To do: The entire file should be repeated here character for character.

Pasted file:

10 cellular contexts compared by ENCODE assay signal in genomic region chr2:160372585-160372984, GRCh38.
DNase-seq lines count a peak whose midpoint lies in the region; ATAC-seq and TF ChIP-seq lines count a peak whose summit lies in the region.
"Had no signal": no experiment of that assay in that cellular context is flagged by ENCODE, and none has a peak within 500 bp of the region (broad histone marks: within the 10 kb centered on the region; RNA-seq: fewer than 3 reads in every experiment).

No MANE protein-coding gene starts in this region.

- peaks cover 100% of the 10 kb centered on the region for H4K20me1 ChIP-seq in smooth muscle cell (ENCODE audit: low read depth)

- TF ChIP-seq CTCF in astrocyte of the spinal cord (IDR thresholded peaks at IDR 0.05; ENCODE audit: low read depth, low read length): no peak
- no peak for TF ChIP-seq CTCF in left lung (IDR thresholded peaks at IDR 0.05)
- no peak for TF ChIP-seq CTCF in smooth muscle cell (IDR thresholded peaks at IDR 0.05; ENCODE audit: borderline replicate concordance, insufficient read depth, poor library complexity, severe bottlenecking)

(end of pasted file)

10 cellular contexts compared by ENCODE assay signal in genomic region chr2:160372585-160372984, GRCh38.
DNase-seq lines count a peak whose midpoint lies in the region; ATAC-seq and TF ChIP-seq lines count a peak whose summit lies in the region.
"Had no signal": no experiment of that assay in that cellular context is flagged by ENCODE, and none has a peak within 500 bp of the region (broad histone marks: within the 10 kb centered on the region; RNA-seq: fewer than 3 reads in every experiment).

No MANE protein-coding gene starts in this region.

- peaks cover 100% of the 10 kb centered on the region for H4K20me1 ChIP-seq in smooth muscle cell (ENCODE audit: low read depth)

- TF ChIP-seq CTCF in astrocyte of the spinal cord (IDR thresholded peaks at IDR 0.05; ENCODE audit: low read depth, low read length): no peak
- no peak for TF ChIP-seq CTCF in left lung (IDR thresholded peaks at IDR 0.05)
- no peak for TF ChIP-seq CTCF in smooth muscle cell (IDR thresholded peaks at IDR 0.05; ENCODE audit: borderline replicate concordance, insufficient read depth, poor library complexity, severe bottlenecking)